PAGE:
A man riding a bicycle along a forest road collided with a black bear that suddenly blocked his path and, despite the crash, he lived to tell the story of the ordeal.
Kevin Milner, 30, from North Vancouver, British Columbia, Canada, was cycling through the Lower Seymour Conservation Reserve around 8:30 p.m. Tuesday.
Suddenly, he rounded a bend and came upon the huge animal blocking his path.
Rather than turn around, Milner decided he would try to carefully navigate around the beast, but the bear suddenly decided to cross the road and head straight for Milner’s oncoming bike.
The collision with the mountain biker saw Milner’s bike flip over onto the animal, crashing back to earth.
Kevin Milner, 30, of North Vancouver, British Columbia, collided with a black bear while riding his bike on a forest road
Milner received several injuries, including a fractured shoulder blade, contusion of the heart, and bruised ribs; the bear, on the other hand, was perfectly fine
The black bear, pictured above, suddenly crossed its path just as Milner had taken a turn and tried to avoid the animal. But the bear moved in his path and they collided
The bear, meanwhile, quickly fled into the woods.
“The second I made that decision, he decided to run and he crossed the road right in front of me and I slammed into him right behind his shoulder blade,” Milner said. News from the North Shore.
‘I did a flip on him. I practically kissed the bear and then I guess flew through the air.
Milner suffered a number of injuries, including a broken shoulder blade, contusion of the heart, and bruised ribs.
Fortunately, Milner was helped by several other cyclists who witnessed the accident.
Milner grew up in the area and regularly moved through the forest to avoid traffic – usually cars, not bears
Despite his injuries, he managed to use an e-bike to get out of the forest and reach emergency services before being rushed to hospital overnight.
Two female cyclists ran to an area with better cellphone reception to call 911, while another riding an e-bike stayed with Milner.
At one point, the bear suddenly reappeared, but this time it moved away from the group.
‘He was like, ‘Oh s***, man. He is back. The bear is back’, referring to a man who stayed with him to keep him company.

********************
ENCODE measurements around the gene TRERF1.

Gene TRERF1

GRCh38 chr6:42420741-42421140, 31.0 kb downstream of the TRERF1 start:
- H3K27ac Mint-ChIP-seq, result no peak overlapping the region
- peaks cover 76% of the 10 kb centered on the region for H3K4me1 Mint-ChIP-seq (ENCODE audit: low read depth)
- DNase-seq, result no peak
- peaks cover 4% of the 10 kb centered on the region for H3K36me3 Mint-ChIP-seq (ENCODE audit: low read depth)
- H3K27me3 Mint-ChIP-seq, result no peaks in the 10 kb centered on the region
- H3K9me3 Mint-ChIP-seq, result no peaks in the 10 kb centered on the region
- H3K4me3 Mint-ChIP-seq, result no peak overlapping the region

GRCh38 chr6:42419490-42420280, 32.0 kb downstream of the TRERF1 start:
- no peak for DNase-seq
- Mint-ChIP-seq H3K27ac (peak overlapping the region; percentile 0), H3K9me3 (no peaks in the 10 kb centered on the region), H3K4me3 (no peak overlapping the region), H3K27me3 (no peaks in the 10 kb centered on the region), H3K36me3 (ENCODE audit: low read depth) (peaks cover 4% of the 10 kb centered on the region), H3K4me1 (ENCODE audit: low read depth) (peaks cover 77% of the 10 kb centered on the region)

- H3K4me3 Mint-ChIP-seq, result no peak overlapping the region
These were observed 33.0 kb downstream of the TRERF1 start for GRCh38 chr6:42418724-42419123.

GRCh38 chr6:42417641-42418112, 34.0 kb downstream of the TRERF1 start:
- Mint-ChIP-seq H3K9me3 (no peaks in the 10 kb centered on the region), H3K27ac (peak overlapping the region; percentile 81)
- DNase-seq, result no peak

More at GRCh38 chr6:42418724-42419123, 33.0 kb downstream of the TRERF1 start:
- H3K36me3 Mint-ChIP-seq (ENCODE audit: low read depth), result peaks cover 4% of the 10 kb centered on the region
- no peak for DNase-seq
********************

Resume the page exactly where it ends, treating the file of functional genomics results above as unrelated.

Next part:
‘He was kinda looking at me, really curious, like, ‘What’s going on with you? Then the bear started eating grass. He pretty much went on with his day,” he said.
“Man, these bears are built like a truck,” Milner said. “I thought I was going to die.”
It took the emergency services some time to reach the remote location and Milner became worried about his own condition and feared he was bleeding internally.
“I feel like the whole left side of my torso went to the dentist,” Milner said.
Black bears are rarely aggressive and actual black bear attacks are rare
He convinced a fellow biker to lend him his e-bike so he could ride to the entrance to the forest.
British Columbia Ambulance Service paramedics met Milner at the edge of the forest and transported him to Lions Gate Hospital.
Milner, who grew up in the area, seemed relieved to have managed to survive the ordeal, describing it as a quintessentially Canadian and North Vancouver experience.
He says he now plans to take his bike ride from traversing the scenic Seymour Valley Trailway to a route where cars are present – where at least there aren’t any black bears to block his path.
‘The reason I rode in the demo forest is just to get away from traffic, right? But after hitting the bear, I mean, it’s probably safer to ride with cars.
“I’m really, really happy to be alive. It’s like the most Canadian thing in North Vancouver that can happen,” Milner said.